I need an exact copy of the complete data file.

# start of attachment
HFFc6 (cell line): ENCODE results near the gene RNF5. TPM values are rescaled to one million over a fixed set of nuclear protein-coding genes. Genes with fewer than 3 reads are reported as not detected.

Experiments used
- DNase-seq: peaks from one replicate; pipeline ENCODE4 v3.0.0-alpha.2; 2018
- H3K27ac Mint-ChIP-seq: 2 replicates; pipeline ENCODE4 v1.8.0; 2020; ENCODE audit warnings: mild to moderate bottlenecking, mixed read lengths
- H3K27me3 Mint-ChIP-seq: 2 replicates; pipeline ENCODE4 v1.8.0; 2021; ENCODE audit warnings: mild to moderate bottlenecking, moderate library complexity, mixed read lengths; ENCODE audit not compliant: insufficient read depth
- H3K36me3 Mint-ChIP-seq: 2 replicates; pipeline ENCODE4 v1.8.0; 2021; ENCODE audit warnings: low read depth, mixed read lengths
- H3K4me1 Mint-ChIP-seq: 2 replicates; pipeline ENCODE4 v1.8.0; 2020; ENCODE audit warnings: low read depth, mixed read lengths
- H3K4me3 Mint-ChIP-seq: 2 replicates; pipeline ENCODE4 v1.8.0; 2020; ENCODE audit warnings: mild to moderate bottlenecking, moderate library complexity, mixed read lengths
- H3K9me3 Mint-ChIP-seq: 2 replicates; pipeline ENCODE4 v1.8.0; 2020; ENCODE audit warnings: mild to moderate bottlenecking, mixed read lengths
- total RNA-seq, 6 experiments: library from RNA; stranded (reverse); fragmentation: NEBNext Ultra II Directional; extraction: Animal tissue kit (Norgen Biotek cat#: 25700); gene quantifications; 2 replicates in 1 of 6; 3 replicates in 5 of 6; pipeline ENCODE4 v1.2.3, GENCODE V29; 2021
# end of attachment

HFFc6 (cell line): ENCODE results near the gene RNF5. TPM values are rescaled to one million over a fixed set of nuclear protein-coding genes. Genes with fewer than 3 reads are reported as not detected.

Experiments used
- DNase-seq: peaks from one replicate; pipeline ENCODE4 v3.0.0-alpha.2; 2018
- H3K27ac Mint-ChIP-seq: 2 replicates; pipeline ENCODE4 v1.8.0; 2020; ENCODE audit warnings: mild to moderate bottlenecking, mixed read lengths
- H3K27me3 Mint-ChIP-seq: 2 replicates; pipeline ENCODE4 v1.8.0; 2021; ENCODE audit warnings: mild to moderate bottlenecking, moderate library complexity, mixed read lengths; ENCODE audit not compliant: insufficient read depth
- H3K36me3 Mint-ChIP-seq: 2 replicates; pipeline ENCODE4 v1.8.0; 2021; ENCODE audit warnings: low read depth, mixed read lengths
- H3K4me1 Mint-ChIP-seq: 2 replicates; pipeline ENCODE4 v1.8.0; 2020; ENCODE audit warnings: low read depth, mixed read lengths
- H3K4me3 Mint-ChIP-seq: 2 replicates; pipeline ENCODE4 v1.8.0; 2020; ENCODE audit warnings: mild to moderate bottlenecking, moderate library complexity, mixed read lengths
- H3K9me3 Mint-ChIP-seq: 2 replicates; pipeline ENCODE4 v1.8.0; 2020; ENCODE audit warnings: mild to moderate bottlenecking, mixed read lengths
- total RNA-seq, 6 experiments: library from RNA; stranded (reverse); fragmentation: NEBNext Ultra II Directional; extraction: Animal tissue kit (Norgen Biotek cat#: 25700); gene quantifications; 2 replicates in 1 of 6; 3 replicates in 5 of 6; pipeline ENCODE4 v1.2.3, GENCODE V29; 2021